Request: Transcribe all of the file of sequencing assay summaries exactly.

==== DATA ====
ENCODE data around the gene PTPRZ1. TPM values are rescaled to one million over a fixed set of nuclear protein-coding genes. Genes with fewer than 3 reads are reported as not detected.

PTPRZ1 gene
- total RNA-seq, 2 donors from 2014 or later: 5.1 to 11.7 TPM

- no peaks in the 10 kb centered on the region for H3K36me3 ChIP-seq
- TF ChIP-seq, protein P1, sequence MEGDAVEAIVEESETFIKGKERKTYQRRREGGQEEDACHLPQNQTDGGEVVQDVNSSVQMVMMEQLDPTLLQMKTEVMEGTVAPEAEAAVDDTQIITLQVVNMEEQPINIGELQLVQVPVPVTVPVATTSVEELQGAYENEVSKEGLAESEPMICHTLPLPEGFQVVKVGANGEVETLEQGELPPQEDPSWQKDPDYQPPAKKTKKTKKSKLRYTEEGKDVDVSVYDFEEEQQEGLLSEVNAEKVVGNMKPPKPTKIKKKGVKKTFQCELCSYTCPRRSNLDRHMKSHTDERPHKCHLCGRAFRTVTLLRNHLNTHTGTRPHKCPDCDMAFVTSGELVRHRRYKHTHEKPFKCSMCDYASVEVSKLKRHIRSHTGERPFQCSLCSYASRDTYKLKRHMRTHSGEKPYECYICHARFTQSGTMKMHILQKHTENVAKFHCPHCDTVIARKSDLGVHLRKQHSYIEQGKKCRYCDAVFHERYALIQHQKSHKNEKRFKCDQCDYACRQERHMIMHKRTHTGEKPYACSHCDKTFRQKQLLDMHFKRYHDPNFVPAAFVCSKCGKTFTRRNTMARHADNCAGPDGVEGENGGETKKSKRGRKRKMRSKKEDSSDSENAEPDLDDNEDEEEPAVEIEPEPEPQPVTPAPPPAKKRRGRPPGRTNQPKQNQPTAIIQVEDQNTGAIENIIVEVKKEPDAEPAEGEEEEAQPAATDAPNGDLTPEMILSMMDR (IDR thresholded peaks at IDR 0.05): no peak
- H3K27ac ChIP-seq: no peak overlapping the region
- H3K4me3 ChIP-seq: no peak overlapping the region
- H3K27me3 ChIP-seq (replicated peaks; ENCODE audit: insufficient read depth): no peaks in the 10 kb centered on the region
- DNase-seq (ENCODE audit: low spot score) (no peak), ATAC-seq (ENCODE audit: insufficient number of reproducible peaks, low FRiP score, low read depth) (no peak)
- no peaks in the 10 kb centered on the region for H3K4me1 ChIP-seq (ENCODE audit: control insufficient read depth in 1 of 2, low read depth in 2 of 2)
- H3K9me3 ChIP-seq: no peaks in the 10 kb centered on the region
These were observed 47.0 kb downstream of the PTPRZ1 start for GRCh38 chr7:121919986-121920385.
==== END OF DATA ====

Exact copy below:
ENCODE data around the gene PTPRZ1. TPM values are rescaled to one million over a fixed set of nuclear protein-coding genes. Genes with fewer than 3 reads are reported as not detected.

PTPRZ1 gene
- total RNA-seq, 2 donors from 2014 or later: 5.1 to 11.7 TPM

- no peaks in the 10 kb centered on the region for H3K36me3 ChIP-seq
- TF ChIP-seq, protein P1, sequence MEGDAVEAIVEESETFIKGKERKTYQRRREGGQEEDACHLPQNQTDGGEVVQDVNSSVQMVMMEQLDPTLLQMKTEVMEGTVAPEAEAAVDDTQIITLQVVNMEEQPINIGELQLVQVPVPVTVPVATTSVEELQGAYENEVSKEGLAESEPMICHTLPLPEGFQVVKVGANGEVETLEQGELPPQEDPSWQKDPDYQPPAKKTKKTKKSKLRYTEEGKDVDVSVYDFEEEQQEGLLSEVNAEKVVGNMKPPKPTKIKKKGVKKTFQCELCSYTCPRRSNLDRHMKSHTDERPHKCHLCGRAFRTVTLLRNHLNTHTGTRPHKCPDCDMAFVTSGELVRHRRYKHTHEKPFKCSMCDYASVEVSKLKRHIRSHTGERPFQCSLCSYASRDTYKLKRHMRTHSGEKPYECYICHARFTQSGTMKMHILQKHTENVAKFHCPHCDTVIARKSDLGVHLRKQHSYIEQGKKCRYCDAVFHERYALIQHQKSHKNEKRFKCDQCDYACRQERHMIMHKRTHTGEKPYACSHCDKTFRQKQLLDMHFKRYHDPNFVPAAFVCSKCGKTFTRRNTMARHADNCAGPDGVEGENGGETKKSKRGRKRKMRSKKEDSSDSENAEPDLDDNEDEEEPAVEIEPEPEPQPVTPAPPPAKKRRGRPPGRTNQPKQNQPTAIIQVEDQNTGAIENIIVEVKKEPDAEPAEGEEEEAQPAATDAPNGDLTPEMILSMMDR (IDR thresholded peaks at IDR 0.05): no peak
- H3K27ac ChIP-seq: no peak overlapping the region
- H3K4me3 ChIP-seq: no peak overlapping the region
- H3K27me3 ChIP-seq (replicated peaks; ENCODE audit: insufficient read depth): no peaks in the 10 kb centered on the region
- DNase-seq (ENCODE audit: low spot score) (no peak), ATAC-seq (ENCODE audit: insufficient number of reproducible peaks, low FRiP score, low read depth) (no peak)
- no peaks in the 10 kb centered on the region for H3K4me1 ChIP-seq (ENCODE audit: control insufficient read depth in 1 of 2, low read depth in 2 of 2)
- H3K9me3 ChIP-seq: no peaks in the 10 kb centered on the region
These were observed 47.0 kb downstream of the PTPRZ1 start for GRCh38 chr7:121919986-121920385.